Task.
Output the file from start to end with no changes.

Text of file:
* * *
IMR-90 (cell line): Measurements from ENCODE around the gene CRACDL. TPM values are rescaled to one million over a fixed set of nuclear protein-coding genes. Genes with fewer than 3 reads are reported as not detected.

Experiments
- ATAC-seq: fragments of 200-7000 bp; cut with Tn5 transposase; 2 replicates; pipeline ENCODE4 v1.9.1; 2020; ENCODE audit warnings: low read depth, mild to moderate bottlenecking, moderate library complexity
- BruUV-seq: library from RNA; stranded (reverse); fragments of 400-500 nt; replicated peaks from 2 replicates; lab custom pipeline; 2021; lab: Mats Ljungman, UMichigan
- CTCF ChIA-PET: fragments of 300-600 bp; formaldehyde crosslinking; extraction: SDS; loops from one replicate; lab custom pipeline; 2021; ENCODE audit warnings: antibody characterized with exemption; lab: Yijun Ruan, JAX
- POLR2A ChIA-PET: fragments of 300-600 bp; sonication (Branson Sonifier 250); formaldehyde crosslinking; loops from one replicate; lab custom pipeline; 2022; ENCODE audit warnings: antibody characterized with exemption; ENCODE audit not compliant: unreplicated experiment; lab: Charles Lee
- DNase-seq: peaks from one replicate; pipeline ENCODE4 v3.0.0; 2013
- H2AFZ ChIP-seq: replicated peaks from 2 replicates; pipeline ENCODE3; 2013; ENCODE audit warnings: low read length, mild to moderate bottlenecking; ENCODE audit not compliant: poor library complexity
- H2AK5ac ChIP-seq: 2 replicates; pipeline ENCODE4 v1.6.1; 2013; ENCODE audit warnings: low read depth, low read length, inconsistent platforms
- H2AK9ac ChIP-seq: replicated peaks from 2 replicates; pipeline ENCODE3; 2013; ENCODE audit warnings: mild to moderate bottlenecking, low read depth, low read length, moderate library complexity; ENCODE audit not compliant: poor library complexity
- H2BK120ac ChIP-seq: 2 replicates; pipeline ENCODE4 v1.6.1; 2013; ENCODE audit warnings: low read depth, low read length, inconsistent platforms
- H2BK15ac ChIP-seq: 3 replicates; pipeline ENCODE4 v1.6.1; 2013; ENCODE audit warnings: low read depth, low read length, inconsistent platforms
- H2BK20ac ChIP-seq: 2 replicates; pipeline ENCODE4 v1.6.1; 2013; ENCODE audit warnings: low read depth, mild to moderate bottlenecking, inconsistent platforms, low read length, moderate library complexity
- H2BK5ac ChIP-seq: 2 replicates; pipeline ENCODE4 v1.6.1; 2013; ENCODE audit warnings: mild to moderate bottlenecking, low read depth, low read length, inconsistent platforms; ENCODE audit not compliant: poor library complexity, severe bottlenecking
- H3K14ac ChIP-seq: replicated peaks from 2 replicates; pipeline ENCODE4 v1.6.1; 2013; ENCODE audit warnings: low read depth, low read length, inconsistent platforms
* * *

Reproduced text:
IMR-90 (cell line): Measurements from ENCODE around the gene CRACDL. TPM values are rescaled to one million over a fixed set of nuclear protein-coding genes. Genes with fewer than 3 reads are reported as not detected.

Experiments
- ATAC-seq: fragments of 200-7000 bp; cut with Tn5 transposase; 2 replicates; pipeline ENCODE4 v1.9.1; 2020; ENCODE audit warnings: low read depth, mild to moderate bottlenecking, moderate library complexity
- BruUV-seq: library from RNA; stranded (reverse); fragments of 400-500 nt; replicated peaks from 2 replicates; lab custom pipeline; 2021; lab: Mats Ljungman, UMichigan
- CTCF ChIA-PET: fragments of 300-600 bp; formaldehyde crosslinking; extraction: SDS; loops from one replicate; lab custom pipeline; 2021; ENCODE audit warnings: antibody characterized with exemption; lab: Yijun Ruan, JAX
- POLR2A ChIA-PET: fragments of 300-600 bp; sonication (Branson Sonifier 250); formaldehyde crosslinking; loops from one replicate; lab custom pipeline; 2022; ENCODE audit warnings: antibody characterized with exemption; ENCODE audit not compliant: unreplicated experiment; lab: Charles Lee
- DNase-seq: peaks from one replicate; pipeline ENCODE4 v3.0.0; 2013
- H2AFZ ChIP-seq: replicated peaks from 2 replicates; pipeline ENCODE3; 2013; ENCODE audit warnings: low read length, mild to moderate bottlenecking; ENCODE audit not compliant: poor library complexity
- H2AK5ac ChIP-seq: 2 replicates; pipeline ENCODE4 v1.6.1; 2013; ENCODE audit warnings: low read depth, low read length, inconsistent platforms
- H2AK9ac ChIP-seq: replicated peaks from 2 replicates; pipeline ENCODE3; 2013; ENCODE audit warnings: mild to moderate bottlenecking, low read depth, low read length, moderate library complexity; ENCODE audit not compliant: poor library complexity
- H2BK120ac ChIP-seq: 2 replicates; pipeline ENCODE4 v1.6.1; 2013; ENCODE audit warnings: low read depth, low read length, inconsistent platforms
- H2BK15ac ChIP-seq: 3 replicates; pipeline ENCODE4 v1.6.1; 2013; ENCODE audit warnings: low read depth, low read length, inconsistent platforms
- H2BK20ac ChIP-seq: 2 replicates; pipeline ENCODE4 v1.6.1; 2013; ENCODE audit warnings: low read depth, mild to moderate bottlenecking, inconsistent platforms, low read length, moderate library complexity
- H2BK5ac ChIP-seq: 2 replicates; pipeline ENCODE4 v1.6.1; 2013; ENCODE audit warnings: mild to moderate bottlenecking, low read depth, low read length, inconsistent platforms; ENCODE audit not compliant: poor library complexity, severe bottlenecking
- H3K14ac ChIP-seq: replicated peaks from 2 replicates; pipeline ENCODE4 v1.6.1; 2013; ENCODE audit warnings: low read depth, low read length, inconsistent platforms